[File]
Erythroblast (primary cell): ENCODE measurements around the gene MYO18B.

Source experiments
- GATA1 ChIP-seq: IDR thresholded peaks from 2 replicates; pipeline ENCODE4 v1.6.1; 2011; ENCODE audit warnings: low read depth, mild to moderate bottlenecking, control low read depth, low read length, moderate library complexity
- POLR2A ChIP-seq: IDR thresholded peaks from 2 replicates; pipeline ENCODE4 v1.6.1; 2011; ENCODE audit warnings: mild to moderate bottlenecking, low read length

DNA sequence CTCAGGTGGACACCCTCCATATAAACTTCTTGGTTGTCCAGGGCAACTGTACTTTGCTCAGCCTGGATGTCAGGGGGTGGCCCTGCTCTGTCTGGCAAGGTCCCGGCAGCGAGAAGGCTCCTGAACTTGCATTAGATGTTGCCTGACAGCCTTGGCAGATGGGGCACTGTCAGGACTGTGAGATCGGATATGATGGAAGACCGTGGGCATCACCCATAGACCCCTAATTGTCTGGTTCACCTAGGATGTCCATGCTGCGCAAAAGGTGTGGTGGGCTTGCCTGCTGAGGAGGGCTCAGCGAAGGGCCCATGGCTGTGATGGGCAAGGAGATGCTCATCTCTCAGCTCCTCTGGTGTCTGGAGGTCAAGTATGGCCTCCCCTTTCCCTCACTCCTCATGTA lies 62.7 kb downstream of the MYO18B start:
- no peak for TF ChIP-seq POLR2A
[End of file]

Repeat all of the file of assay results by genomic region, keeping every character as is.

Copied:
Erythroblast (primary cell): ENCODE measurements around the gene MYO18B.

Source experiments
- GATA1 ChIP-seq: IDR thresholded peaks from 2 replicates; pipeline ENCODE4 v1.6.1; 2011; ENCODE audit warnings: low read depth, mild to moderate bottlenecking, control low read depth, low read length, moderate library complexity
- POLR2A ChIP-seq: IDR thresholded peaks from 2 replicates; pipeline ENCODE4 v1.6.1; 2011; ENCODE audit warnings: mild to moderate bottlenecking, low read length

DNA sequence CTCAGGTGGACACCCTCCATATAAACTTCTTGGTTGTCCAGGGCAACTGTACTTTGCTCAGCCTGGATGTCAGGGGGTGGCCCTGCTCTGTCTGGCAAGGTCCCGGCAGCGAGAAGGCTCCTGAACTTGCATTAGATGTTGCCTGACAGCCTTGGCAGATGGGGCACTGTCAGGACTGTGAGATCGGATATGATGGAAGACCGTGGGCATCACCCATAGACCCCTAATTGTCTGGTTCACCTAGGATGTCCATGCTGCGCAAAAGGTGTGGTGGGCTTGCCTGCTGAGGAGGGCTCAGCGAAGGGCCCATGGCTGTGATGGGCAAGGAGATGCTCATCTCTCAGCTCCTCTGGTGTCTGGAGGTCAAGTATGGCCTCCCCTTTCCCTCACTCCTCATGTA lies 62.7 kb downstream of the MYO18B start:
- no peak for TF ChIP-seq POLR2A